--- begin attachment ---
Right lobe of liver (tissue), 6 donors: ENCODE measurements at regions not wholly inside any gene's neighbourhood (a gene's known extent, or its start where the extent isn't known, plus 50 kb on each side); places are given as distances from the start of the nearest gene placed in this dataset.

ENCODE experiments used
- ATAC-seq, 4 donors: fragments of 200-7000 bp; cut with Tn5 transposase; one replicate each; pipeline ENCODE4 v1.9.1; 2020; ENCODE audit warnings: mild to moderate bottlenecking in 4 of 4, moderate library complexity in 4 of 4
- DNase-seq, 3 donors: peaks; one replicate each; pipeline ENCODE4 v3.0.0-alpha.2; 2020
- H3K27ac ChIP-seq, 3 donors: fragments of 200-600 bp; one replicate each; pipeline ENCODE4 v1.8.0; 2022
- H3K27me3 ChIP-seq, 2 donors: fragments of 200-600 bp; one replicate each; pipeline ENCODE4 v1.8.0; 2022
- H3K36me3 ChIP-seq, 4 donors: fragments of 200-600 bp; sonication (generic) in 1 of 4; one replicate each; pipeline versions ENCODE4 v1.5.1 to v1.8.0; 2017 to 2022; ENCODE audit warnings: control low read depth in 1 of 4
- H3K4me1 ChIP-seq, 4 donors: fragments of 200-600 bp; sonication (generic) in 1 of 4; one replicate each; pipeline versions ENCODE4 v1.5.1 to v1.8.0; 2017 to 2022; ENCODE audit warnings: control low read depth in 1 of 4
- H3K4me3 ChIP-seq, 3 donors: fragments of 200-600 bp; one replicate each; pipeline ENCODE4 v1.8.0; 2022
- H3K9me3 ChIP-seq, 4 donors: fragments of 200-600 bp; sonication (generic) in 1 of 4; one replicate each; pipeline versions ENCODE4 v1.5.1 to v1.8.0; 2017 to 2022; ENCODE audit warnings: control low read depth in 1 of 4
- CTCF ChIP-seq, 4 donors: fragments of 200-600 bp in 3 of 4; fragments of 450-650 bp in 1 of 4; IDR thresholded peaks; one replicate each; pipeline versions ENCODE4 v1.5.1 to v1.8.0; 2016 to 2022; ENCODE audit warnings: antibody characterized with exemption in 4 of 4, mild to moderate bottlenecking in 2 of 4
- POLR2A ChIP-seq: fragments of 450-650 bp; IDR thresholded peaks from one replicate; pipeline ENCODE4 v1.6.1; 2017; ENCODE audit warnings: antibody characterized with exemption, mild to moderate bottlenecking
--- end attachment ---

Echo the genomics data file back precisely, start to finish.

Right lobe of liver (tissue), 6 donors: ENCODE measurements at regions not wholly inside any gene's neighbourhood (a gene's known extent, or its start where the extent isn't known, plus 50 kb on each side); places are given as distances from the start of the nearest gene placed in this dataset.

ENCODE experiments used
- ATAC-seq, 4 donors: fragments of 200-7000 bp; cut with Tn5 transposase; one replicate each; pipeline ENCODE4 v1.9.1; 2020; ENCODE audit warnings: mild to moderate bottlenecking in 4 of 4, moderate library complexity in 4 of 4
- DNase-seq, 3 donors: peaks; one replicate each; pipeline ENCODE4 v3.0.0-alpha.2; 2020
- H3K27ac ChIP-seq, 3 donors: fragments of 200-600 bp; one replicate each; pipeline ENCODE4 v1.8.0; 2022
- H3K27me3 ChIP-seq, 2 donors: fragments of 200-600 bp; one replicate each; pipeline ENCODE4 v1.8.0; 2022
- H3K36me3 ChIP-seq, 4 donors: fragments of 200-600 bp; sonication (generic) in 1 of 4; one replicate each; pipeline versions ENCODE4 v1.5.1 to v1.8.0; 2017 to 2022; ENCODE audit warnings: control low read depth in 1 of 4
- H3K4me1 ChIP-seq, 4 donors: fragments of 200-600 bp; sonication (generic) in 1 of 4; one replicate each; pipeline versions ENCODE4 v1.5.1 to v1.8.0; 2017 to 2022; ENCODE audit warnings: control low read depth in 1 of 4
- H3K4me3 ChIP-seq, 3 donors: fragments of 200-600 bp; one replicate each; pipeline ENCODE4 v1.8.0; 2022
- H3K9me3 ChIP-seq, 4 donors: fragments of 200-600 bp; sonication (generic) in 1 of 4; one replicate each; pipeline versions ENCODE4 v1.5.1 to v1.8.0; 2017 to 2022; ENCODE audit warnings: control low read depth in 1 of 4
- CTCF ChIP-seq, 4 donors: fragments of 200-600 bp in 3 of 4; fragments of 450-650 bp in 1 of 4; IDR thresholded peaks; one replicate each; pipeline versions ENCODE4 v1.5.1 to v1.8.0; 2016 to 2022; ENCODE audit warnings: antibody characterized with exemption in 4 of 4, mild to moderate bottlenecking in 2 of 4
- POLR2A ChIP-seq: fragments of 450-650 bp; IDR thresholded peaks from one replicate; pipeline ENCODE4 v1.6.1; 2017; ENCODE audit warnings: antibody characterized with exemption, mild to moderate bottlenecking